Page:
13 Current Status of LSB oTwo versions: o Jet-LSB for research and scaling o Vane-LSB for development and commercialization oScaled 3” burner to 1 MW (3.5 MMBtu/hr) o Demonstrated potential for scaling to 10 MMBtu/hr oCollaborating with commercial boiler OEMs oLicensing discussion with industrial burner OEMs oLaboratory demonstration of external FGR oLaboratory demonstration with partially reformed gas oLaboratory demonstration with low Btu gas firing

14 DOE ER-LTR Supported LSB Development for Water Heaters oInitiated technology development of LSB oDetermined effects of enclosure and orientation o Flame remains robust o Downward firing feasible oFound optimum operating condition o NO x < 10 ppm without compromising efficiency oDeveloped patented vane-swirler LSB fitted to a 15kW (50,000 Btu/hr.) Telstar Spa Heater Computer monitoring of efficiency and concentrations of NO, CO and O 2

15 Vane-Swirler Is The Critical Component Of LSB Technology oAir-jet swirler is deemed too complicated for most applications oNovel design feature centerbody with bypass and angled guide vanes to induce swirling motion in annulus oScreen balances pressure drops between swirl and center flows oUS Patent awarded 1999 Vane-swirler RhRh R  Screen Premixture Exit tube Top view of patented vane-swirler

16 CIEE 70K Exploratory Project to Evaluate LSB for Large Commercial Systems oIncrease laboratory burner dimensions by factor of 2 oTested three jet LSBs at LBNL and at UC Irvine Combustion Laboratory o 5 cm LSB in LBNL water heater simulator (12 to 18 kW) o 5 cm LSB in UCICL burner chamber (18 kW to 106 kW) o 10 cm LSB in UCICL furnace simulator (150 to 600 kW) o Demonstrate high firing rates o Determine swirl requirement and emissions 10 cm LSB 5 cm LSB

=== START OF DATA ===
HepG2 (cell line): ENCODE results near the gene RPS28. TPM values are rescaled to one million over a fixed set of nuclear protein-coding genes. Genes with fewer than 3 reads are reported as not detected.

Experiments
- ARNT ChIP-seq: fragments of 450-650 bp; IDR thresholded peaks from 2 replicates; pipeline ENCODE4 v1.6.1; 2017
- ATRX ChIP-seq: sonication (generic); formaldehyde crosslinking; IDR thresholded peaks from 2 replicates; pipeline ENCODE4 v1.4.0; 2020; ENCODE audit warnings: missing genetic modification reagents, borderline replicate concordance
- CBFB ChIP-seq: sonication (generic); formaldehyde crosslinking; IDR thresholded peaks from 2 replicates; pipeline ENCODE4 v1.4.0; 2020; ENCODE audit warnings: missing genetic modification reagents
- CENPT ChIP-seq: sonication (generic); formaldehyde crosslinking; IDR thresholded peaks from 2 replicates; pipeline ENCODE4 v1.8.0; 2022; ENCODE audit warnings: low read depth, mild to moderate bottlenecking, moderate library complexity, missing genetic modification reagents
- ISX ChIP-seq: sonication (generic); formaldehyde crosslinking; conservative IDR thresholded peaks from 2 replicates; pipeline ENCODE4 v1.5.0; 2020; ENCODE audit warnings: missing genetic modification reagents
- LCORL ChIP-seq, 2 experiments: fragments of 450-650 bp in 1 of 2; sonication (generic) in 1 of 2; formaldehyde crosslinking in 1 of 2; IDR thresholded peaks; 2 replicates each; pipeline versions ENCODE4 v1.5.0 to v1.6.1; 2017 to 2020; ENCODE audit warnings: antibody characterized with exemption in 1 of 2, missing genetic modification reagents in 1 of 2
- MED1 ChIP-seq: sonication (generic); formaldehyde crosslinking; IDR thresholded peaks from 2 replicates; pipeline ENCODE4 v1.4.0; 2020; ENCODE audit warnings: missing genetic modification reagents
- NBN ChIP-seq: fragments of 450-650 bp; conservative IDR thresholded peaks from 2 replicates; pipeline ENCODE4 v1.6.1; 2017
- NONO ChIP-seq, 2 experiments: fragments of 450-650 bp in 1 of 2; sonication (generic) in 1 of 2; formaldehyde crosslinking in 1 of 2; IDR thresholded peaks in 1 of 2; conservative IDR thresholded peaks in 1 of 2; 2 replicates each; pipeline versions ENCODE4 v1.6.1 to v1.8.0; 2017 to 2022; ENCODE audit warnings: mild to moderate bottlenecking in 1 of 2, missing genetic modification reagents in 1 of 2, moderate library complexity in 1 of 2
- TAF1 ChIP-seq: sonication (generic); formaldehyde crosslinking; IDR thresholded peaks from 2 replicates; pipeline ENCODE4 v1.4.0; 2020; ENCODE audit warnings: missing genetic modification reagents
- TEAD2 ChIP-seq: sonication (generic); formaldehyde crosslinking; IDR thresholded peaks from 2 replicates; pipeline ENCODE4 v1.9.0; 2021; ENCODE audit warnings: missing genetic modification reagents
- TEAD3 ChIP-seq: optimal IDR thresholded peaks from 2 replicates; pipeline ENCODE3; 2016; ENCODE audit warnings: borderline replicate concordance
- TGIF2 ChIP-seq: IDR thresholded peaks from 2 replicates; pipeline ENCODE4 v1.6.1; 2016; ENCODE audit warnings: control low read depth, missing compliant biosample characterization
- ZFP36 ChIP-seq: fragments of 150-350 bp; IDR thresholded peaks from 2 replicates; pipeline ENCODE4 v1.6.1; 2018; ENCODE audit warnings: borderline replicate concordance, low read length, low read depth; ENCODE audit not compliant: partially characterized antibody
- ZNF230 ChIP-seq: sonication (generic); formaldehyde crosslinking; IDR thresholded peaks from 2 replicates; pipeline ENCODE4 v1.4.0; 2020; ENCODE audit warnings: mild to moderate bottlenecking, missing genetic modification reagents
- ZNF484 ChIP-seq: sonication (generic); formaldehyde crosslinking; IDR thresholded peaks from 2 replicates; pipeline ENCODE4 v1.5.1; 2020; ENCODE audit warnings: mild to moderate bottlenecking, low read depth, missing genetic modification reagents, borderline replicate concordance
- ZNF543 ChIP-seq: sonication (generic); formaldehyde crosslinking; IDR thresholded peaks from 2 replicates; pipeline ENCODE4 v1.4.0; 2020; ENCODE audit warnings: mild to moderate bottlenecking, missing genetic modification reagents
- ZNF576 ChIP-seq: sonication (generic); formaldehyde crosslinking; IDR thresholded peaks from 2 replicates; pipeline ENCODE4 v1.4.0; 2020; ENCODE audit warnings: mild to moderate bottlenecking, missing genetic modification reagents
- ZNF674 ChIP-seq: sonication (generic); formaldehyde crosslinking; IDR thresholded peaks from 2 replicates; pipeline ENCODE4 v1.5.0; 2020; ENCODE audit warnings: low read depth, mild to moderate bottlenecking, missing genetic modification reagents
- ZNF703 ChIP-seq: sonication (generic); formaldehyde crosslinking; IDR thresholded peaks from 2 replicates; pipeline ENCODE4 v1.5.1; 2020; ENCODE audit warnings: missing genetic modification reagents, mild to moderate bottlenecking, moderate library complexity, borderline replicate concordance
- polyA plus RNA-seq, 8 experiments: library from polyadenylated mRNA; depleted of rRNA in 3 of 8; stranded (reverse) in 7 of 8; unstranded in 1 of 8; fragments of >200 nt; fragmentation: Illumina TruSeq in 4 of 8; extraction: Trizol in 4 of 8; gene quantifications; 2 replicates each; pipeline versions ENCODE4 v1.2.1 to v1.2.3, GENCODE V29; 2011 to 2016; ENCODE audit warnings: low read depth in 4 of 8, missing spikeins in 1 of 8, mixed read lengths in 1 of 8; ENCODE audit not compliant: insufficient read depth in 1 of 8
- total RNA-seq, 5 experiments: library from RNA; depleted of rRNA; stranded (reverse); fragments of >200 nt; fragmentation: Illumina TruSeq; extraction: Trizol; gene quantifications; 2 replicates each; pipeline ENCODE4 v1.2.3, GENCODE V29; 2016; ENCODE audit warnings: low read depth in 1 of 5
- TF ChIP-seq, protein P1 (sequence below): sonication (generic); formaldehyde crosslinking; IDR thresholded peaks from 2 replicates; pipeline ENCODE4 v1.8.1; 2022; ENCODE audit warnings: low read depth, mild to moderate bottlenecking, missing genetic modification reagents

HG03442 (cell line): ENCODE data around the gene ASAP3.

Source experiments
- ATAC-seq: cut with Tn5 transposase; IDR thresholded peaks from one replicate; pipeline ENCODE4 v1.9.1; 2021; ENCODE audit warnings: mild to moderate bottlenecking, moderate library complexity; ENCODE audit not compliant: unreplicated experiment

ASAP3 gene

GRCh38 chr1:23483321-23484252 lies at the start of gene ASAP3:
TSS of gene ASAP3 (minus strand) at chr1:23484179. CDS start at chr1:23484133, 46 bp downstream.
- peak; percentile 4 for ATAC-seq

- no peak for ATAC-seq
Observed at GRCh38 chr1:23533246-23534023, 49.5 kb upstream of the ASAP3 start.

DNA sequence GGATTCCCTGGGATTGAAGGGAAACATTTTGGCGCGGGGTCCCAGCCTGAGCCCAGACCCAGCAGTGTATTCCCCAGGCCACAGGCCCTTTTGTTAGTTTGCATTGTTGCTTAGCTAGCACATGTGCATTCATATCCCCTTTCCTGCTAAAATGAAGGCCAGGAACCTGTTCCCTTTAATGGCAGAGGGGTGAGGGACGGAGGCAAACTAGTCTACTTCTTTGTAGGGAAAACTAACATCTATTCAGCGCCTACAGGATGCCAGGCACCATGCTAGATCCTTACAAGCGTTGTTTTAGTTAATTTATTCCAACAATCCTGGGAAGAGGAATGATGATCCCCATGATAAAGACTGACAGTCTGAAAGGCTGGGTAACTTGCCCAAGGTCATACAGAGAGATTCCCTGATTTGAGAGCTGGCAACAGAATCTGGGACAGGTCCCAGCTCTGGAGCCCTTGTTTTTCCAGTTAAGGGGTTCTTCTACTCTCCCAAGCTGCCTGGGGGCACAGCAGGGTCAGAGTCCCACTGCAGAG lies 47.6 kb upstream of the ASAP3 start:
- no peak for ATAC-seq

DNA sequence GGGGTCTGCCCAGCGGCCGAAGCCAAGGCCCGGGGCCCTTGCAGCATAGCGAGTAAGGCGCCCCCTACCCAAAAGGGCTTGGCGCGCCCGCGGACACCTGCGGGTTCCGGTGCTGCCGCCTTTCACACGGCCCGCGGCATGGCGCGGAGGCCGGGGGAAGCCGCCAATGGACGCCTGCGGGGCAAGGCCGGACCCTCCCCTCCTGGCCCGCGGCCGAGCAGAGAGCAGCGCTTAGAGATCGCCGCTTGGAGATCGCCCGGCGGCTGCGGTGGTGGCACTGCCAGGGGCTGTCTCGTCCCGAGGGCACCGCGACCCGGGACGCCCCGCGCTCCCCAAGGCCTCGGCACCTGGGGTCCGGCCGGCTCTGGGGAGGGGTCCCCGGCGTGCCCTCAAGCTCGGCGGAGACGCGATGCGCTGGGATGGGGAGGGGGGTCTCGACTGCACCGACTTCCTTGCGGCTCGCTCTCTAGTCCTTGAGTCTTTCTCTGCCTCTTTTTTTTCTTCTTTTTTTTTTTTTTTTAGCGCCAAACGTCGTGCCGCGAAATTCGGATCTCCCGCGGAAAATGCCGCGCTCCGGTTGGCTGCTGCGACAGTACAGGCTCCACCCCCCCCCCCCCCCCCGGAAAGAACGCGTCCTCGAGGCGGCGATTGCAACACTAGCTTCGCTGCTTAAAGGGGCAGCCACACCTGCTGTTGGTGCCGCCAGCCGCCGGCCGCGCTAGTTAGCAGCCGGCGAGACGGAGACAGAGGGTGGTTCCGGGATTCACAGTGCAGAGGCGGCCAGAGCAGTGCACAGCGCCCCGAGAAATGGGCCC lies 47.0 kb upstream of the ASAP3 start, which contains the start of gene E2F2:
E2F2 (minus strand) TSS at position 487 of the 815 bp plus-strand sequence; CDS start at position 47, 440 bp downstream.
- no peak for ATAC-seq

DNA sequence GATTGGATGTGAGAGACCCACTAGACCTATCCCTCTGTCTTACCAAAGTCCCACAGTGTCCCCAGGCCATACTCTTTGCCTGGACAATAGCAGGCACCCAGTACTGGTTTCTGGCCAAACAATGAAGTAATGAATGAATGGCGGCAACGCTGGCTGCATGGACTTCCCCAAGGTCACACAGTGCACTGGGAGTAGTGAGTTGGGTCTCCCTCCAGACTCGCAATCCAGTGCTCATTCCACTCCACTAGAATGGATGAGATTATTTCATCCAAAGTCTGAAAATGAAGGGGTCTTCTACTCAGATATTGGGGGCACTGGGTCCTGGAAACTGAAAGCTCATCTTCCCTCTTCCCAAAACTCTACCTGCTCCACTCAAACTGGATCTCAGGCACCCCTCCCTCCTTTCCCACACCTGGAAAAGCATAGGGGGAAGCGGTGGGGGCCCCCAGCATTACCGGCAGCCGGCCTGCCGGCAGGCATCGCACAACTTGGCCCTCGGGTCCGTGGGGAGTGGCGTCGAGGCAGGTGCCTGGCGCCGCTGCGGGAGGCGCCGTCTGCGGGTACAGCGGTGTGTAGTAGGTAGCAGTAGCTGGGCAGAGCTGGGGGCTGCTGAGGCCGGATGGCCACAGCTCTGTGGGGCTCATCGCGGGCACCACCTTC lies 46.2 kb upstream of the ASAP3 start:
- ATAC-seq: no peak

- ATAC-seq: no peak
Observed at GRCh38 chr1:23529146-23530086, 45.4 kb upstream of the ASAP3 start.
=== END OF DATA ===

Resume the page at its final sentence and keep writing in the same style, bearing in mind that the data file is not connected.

17 UCICL Furnace Simulator for Large (10.16 cm ID) Jet-LSB To emission analyzers REACTANT AIR IN

18 UCICL Burner Evaluation Facility for Small (5.28 ID) Jet-LSB

19 Comparison of Stability Regimes of Large and Small Jet-LSBs oResults verify constant velocity scaling for the LSB concept oIncrease in S g for scaled up LSB is proportional to increase in swirler recess distance L. This indicates constant residence time scaling.

20 Firing rate (kW) for the 5 cm LSB NO x ppm (3% O 2 ) 100200300400500 600 5 10 15 20 25 5075100125150 5 cm Burner 10 cm Burner Firing rate (kW) for 10 cm LSB NO x Independent of Burner Size and Input Power This 4” diameter low-swirl burner firing at 1.5 MMbtu/hr in a furnace simulator emits NO x = 12 ppm, CO = 20 ppm and HC < 1 ppm